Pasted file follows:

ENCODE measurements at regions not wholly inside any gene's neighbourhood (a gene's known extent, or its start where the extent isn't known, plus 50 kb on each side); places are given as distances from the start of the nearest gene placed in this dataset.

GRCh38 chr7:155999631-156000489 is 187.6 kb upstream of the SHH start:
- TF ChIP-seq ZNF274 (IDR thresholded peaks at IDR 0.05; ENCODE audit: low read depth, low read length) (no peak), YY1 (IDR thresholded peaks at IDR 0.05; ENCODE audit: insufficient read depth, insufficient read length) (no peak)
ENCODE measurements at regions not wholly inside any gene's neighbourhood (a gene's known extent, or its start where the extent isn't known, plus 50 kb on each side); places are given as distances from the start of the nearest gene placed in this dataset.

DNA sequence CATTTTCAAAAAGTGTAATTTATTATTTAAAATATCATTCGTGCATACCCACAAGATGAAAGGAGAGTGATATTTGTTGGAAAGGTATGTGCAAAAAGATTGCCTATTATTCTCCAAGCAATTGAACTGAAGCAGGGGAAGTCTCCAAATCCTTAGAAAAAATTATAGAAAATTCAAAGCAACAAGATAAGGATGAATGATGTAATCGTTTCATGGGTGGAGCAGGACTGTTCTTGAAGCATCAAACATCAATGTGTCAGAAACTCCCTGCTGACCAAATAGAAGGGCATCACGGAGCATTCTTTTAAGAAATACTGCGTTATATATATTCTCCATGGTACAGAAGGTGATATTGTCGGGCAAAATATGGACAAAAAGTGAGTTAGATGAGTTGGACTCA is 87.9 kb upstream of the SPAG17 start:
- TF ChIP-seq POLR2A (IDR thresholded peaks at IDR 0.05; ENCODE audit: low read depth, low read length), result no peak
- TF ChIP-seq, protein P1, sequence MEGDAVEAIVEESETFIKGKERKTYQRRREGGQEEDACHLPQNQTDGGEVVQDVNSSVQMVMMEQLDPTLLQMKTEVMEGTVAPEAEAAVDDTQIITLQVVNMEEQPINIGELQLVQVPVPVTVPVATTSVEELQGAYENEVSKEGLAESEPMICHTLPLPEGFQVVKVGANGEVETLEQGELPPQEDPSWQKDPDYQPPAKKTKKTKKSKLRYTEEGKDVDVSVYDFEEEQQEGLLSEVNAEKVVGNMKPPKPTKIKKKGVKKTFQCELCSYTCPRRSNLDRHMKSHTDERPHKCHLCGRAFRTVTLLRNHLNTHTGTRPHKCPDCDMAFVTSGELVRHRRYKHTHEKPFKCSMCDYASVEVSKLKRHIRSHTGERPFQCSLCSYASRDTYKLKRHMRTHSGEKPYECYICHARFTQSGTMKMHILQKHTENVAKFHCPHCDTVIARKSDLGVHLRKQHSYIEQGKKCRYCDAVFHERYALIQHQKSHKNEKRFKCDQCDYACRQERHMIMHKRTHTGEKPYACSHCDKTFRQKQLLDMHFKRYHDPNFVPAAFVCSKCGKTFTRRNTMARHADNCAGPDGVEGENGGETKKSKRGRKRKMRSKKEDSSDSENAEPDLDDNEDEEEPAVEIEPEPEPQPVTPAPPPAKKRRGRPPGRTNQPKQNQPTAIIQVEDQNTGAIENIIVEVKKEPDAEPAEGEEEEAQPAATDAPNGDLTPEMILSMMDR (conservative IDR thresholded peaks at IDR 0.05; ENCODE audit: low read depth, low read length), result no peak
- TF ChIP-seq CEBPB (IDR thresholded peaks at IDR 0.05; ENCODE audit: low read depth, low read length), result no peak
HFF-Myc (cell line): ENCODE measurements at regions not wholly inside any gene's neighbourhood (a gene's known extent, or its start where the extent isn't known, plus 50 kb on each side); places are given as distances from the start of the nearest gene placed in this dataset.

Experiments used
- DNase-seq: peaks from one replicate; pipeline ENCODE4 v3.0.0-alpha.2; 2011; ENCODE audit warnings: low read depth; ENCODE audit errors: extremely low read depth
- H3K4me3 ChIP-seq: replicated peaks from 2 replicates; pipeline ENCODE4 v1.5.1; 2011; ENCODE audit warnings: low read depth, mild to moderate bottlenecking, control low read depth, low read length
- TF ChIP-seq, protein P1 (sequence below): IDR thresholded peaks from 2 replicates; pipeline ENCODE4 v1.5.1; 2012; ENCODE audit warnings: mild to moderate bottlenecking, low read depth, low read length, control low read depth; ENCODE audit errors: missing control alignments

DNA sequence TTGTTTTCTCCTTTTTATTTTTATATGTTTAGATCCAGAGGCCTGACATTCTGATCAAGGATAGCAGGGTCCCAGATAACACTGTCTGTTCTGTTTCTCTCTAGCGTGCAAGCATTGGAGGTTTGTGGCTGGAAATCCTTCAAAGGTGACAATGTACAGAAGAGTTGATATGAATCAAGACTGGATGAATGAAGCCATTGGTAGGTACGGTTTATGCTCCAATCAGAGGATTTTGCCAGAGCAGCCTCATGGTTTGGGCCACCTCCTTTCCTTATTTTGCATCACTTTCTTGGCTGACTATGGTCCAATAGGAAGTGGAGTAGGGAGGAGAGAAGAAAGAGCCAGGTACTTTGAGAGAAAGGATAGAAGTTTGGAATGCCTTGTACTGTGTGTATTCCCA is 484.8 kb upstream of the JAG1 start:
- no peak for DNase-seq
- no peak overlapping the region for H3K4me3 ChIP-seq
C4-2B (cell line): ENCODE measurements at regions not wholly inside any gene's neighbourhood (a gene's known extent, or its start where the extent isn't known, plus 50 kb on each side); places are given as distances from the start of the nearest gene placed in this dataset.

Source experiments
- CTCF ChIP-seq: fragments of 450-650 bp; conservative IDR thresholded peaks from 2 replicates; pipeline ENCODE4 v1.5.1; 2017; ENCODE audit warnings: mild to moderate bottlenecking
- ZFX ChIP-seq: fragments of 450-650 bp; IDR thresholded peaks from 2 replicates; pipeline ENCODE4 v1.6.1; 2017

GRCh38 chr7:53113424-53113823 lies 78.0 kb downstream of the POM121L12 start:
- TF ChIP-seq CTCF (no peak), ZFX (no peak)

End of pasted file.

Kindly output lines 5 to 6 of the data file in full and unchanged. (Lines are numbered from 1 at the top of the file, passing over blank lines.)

DNA sequence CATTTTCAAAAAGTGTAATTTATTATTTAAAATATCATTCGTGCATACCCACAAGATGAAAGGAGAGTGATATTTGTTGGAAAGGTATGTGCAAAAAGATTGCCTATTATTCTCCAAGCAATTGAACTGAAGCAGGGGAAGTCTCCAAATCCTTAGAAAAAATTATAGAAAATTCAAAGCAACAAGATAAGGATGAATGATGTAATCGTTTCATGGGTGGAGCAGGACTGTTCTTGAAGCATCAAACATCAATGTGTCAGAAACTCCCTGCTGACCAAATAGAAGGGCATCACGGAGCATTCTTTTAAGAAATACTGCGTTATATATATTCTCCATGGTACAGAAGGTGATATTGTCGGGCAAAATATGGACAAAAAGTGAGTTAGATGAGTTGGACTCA is 87.9 kb upstream of the SPAG17 start:
- TF ChIP-seq POLR2A (IDR thresholded peaks at IDR 0.05; ENCODE audit: low read depth, low read length), result no peak